For some digital signage runs, you can use cables optimized for your specific video connections (and in these situations, it may make sense to use the VGA cable instead of CAT5), including:

HD15-terminated VGA cables.
These can be cables that contain both 28 AWG mini coax and 24 AWG tinned-copper VGA conductors to provide support for all control leads and for longer video links; as well as cables with a ferrite core, double shielding, and pinning for Display Data Channel (DDC) compliance. Others include VGA c ables with audio connectors, as well as super-flexible VGA cables designed for fast pulls through 3/4" conduits.

DVI cables.
These cables eliminate annoyances such as pixel-lock adjustments on a projector and resolution or color changes on a screen. The types most used are those with a digital-only connector (DVI-D), those for both digital and analog RGB connections (DVI-I), and those for carrying an analog DVI signal to a VGA device (DVI-A). These high-speed cables have the bandwidth necessary for high-definition video and are ideal for linking digital signage screens and other equipment. In dual-link applications, DVI cables enable blistering speeds up to 9.9 Gbps and support QXGA resolutions up to 2048 x 1536 at 60 Hz. For single-link applications, data travels at speeds up to 4.95 Gbps and the cable supports a UXGA resolution of 1600 x 1200 at 60 Hz.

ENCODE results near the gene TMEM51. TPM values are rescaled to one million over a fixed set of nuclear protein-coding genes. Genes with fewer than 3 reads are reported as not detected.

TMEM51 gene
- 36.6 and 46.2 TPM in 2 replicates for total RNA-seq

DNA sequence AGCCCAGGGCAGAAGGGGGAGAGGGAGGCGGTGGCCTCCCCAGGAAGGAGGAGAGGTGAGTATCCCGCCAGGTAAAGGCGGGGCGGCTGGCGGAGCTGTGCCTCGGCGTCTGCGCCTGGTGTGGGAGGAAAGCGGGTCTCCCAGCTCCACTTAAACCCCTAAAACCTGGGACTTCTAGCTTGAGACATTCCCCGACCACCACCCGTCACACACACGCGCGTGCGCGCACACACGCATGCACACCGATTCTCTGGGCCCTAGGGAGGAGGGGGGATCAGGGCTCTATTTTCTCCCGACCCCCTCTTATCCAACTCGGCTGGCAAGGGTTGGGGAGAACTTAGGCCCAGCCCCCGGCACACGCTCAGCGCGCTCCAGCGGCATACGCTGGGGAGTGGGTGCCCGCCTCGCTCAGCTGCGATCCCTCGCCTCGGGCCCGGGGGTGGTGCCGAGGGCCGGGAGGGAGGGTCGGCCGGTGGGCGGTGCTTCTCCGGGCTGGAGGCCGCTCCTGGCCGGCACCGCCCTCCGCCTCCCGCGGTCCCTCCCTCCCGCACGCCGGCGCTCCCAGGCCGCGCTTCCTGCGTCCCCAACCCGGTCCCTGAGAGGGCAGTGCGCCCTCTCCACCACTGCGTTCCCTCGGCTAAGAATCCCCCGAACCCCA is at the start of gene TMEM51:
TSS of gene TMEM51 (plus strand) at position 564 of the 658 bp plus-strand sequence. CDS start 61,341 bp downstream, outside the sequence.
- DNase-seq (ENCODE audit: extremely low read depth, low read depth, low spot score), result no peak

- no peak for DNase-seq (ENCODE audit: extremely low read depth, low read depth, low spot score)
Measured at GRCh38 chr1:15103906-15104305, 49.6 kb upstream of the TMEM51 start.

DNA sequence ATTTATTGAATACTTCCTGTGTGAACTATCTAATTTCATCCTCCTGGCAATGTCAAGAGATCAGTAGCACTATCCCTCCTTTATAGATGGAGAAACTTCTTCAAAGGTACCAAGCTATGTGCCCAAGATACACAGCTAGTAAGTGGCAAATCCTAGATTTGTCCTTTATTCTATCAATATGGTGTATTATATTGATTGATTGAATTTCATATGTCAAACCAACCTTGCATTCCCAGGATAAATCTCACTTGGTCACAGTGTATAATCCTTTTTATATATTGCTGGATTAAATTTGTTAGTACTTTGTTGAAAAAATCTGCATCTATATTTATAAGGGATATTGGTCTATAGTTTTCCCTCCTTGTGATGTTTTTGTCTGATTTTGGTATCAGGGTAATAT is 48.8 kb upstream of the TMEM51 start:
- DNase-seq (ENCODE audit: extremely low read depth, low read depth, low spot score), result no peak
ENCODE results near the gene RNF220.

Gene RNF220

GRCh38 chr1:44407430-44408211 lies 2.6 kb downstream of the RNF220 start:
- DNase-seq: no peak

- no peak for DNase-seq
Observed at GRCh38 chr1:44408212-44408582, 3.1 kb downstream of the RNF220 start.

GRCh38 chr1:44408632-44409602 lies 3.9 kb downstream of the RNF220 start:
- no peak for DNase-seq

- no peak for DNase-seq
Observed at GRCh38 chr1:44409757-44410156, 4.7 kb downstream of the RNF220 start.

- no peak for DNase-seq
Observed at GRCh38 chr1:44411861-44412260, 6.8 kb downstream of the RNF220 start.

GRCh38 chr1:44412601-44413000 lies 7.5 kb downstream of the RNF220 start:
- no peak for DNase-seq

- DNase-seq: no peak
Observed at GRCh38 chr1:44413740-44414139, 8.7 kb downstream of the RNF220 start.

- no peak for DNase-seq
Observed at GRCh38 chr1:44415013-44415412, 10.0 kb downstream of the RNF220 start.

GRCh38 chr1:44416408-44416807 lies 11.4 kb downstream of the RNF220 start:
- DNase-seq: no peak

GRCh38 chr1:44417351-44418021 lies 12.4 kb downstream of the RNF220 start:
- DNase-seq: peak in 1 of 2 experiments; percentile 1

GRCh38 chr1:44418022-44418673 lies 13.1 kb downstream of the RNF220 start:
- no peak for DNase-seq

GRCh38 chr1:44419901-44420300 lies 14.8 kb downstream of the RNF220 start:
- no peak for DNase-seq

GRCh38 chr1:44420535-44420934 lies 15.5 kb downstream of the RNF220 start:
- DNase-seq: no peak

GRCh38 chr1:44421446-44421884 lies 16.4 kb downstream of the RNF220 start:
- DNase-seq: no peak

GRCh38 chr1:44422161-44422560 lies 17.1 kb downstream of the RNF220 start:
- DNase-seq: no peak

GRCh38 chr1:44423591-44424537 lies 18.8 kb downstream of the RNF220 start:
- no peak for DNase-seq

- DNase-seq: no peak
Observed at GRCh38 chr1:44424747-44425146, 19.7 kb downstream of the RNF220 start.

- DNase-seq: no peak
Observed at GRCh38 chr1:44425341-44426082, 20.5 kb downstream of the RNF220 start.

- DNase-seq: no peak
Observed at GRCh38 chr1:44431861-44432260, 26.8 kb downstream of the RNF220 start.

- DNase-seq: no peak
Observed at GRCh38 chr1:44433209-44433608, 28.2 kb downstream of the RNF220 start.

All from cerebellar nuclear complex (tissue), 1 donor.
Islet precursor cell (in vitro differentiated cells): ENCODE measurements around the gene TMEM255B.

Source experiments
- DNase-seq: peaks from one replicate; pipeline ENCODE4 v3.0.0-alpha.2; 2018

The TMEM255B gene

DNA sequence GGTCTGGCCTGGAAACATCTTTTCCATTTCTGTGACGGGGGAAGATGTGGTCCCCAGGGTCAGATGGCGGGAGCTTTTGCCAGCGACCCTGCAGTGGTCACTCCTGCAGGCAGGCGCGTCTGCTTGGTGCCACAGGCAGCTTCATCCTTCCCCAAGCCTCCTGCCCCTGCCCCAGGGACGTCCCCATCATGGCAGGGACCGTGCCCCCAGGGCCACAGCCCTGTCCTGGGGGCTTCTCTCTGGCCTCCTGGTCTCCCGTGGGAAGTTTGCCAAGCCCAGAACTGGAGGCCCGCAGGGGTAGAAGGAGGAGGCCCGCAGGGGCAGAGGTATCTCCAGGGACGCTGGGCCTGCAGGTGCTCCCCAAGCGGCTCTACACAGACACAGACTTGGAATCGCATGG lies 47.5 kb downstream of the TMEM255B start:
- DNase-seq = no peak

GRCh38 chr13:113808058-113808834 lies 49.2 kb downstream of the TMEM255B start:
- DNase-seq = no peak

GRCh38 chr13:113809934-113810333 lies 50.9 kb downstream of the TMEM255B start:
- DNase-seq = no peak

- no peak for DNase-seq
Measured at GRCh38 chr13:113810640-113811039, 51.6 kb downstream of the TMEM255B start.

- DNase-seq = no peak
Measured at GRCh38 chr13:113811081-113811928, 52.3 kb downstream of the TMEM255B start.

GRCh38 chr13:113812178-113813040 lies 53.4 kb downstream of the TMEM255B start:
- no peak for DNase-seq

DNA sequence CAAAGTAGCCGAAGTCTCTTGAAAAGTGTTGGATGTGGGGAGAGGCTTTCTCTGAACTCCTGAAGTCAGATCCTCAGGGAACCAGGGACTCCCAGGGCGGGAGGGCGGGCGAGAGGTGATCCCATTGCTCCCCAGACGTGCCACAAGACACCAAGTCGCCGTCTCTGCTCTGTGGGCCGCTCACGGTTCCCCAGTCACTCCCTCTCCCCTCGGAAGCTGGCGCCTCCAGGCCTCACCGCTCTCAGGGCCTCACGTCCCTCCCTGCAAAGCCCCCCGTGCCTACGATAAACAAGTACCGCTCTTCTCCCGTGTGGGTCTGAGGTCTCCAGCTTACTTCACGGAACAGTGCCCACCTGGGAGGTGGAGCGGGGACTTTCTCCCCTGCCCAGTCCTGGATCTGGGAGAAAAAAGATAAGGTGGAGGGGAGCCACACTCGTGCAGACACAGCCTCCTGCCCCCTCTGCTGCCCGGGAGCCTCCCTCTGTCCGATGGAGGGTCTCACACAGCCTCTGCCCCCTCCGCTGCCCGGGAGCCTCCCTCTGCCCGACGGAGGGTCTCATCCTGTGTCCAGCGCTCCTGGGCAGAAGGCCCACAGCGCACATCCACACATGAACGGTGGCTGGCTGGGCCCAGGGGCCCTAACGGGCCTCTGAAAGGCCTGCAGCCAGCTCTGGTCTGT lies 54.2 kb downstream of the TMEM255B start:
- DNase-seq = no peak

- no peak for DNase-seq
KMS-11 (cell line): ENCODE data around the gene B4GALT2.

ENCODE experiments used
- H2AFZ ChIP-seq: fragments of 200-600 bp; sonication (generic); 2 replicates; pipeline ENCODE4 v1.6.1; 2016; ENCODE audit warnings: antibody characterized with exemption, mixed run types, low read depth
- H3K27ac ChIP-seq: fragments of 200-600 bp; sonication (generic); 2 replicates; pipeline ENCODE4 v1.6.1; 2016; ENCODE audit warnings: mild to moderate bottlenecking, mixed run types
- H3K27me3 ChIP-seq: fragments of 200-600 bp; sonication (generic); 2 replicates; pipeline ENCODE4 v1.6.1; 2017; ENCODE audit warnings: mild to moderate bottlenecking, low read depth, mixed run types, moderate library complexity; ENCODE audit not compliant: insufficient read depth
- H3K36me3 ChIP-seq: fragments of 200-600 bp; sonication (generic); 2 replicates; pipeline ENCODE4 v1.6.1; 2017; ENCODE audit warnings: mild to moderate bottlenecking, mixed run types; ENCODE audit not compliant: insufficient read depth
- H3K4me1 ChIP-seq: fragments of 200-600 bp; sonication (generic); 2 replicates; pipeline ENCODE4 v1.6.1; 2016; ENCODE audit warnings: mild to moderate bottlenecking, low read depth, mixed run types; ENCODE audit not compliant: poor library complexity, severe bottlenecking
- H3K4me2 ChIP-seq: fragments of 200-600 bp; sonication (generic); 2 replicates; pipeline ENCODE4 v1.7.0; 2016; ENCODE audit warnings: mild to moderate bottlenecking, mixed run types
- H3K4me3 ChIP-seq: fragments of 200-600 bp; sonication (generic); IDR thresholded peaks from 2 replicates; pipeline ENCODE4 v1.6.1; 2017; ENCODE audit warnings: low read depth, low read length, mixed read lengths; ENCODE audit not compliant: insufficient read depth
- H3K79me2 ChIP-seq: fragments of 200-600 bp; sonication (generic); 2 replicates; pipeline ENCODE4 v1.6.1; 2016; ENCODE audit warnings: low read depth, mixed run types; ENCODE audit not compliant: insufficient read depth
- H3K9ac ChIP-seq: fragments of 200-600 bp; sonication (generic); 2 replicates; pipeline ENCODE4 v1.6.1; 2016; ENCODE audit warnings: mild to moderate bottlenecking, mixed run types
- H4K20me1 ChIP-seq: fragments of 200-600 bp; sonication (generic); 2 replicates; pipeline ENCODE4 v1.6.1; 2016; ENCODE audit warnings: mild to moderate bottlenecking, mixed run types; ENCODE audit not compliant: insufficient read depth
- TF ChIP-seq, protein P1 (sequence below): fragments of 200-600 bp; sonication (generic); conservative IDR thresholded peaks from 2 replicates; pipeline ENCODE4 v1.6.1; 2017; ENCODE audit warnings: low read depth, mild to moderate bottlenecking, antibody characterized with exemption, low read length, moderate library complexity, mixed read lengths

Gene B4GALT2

HDMI cables.
Use these to connect screens and other digital signage equipment with the High-Definition Multimedia Interface (HDMI), which was the first digital interface to combine uncompressed high-definition video, multichannel audio, and intelligent format and command data in a single cable. HDMI supports standard, enhanced, and high-definition video. What's more, it offers resolutions of 1920 x 1080p and has a bandwidth of up to 5 Gigabytes (GB), so it supports all HDTV standards and has bandwidth to spare for future applications.

Plus cables, such as:
· S-Video cable
· RGBS cable with four BNC connectors on each end
· VGA cables with M1 connectors for projector links
· VGA cables terminated with RGBHV connectors on one end and an HD15 connector on the other
· Mac® compatible monitor cables
· Standard coax cable
· Modular UXGA video/audio cabling systems that support quick terminations and changes
· Standard and stereo audio cable

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Audio speakers